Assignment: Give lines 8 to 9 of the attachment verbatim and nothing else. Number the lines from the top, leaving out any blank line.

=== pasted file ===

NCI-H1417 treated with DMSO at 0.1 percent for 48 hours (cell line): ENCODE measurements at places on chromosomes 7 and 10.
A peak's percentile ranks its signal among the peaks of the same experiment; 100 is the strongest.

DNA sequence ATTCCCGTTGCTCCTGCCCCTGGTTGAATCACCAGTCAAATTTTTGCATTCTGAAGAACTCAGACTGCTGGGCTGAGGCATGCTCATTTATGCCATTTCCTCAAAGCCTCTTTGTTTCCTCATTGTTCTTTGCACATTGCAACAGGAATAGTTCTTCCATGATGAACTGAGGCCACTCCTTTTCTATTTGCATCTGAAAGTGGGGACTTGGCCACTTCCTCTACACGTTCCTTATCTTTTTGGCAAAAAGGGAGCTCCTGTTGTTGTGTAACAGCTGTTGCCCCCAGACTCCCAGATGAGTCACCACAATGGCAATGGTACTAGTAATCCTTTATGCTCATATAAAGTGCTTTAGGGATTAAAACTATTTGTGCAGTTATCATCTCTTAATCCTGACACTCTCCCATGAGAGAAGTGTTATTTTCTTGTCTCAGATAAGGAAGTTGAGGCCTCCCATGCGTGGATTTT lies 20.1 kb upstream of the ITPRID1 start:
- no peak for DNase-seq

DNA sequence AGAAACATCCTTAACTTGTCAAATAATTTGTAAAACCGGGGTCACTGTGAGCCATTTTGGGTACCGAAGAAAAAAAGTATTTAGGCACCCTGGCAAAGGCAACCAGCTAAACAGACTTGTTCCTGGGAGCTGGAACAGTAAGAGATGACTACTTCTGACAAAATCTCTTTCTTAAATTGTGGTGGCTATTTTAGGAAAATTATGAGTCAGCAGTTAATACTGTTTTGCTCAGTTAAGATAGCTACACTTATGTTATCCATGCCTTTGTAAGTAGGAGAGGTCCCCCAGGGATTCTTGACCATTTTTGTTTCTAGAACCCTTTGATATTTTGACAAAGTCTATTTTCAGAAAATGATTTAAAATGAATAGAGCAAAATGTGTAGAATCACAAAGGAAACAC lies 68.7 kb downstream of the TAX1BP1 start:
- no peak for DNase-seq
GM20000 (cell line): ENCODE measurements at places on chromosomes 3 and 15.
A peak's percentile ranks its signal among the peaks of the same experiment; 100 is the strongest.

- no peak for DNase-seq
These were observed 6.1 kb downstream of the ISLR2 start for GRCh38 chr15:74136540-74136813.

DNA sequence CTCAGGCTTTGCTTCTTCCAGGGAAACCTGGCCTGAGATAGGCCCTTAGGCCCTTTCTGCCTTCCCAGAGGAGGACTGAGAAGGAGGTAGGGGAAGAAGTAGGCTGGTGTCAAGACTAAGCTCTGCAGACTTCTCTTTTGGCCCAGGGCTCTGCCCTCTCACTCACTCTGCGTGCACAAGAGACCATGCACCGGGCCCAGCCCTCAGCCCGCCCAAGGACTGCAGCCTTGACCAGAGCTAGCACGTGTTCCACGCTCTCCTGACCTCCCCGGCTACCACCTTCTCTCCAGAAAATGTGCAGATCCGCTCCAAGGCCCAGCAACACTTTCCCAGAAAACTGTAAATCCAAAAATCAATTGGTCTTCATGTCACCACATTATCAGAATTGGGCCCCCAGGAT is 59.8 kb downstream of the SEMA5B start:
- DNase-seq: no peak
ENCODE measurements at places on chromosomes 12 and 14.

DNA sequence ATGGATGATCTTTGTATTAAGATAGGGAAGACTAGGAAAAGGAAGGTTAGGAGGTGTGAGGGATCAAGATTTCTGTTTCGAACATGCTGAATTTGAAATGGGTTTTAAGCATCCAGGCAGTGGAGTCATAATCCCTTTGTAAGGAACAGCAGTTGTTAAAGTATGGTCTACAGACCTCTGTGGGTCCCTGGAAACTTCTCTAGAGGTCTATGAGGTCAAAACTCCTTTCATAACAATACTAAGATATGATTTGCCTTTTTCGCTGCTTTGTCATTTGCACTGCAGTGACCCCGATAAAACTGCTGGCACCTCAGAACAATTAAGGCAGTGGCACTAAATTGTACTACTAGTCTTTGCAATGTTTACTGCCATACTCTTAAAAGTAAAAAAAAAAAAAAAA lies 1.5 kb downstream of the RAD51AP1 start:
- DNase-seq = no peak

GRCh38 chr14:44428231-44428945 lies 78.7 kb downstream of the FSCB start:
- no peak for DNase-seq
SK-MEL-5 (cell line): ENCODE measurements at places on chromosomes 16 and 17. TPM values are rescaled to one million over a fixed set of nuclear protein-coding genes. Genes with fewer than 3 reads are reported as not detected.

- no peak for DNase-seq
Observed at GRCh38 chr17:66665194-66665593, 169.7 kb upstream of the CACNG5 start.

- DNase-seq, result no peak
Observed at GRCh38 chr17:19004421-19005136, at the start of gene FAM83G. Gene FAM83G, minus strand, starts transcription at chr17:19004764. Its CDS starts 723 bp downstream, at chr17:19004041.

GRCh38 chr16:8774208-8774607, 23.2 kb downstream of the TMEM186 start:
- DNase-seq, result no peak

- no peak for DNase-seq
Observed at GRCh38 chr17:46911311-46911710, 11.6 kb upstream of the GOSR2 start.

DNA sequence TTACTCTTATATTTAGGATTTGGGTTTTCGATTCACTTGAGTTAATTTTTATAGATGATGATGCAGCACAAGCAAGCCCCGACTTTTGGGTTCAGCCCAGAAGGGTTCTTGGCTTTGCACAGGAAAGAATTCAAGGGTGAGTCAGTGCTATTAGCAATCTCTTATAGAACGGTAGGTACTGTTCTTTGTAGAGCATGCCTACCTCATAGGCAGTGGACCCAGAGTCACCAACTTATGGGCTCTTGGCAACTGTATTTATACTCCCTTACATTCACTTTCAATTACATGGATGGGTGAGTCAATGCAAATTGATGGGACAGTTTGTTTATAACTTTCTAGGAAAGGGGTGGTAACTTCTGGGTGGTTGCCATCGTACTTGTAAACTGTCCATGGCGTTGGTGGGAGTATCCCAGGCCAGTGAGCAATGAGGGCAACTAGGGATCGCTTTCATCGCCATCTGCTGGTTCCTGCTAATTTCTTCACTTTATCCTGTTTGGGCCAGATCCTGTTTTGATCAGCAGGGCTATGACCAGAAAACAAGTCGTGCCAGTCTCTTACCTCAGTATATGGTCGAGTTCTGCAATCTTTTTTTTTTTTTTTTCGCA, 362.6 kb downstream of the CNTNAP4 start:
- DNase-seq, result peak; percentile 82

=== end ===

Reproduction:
A peak's percentile ranks its signal among the peaks of the same experiment; 100 is the strongest.

- no peak for DNase-seq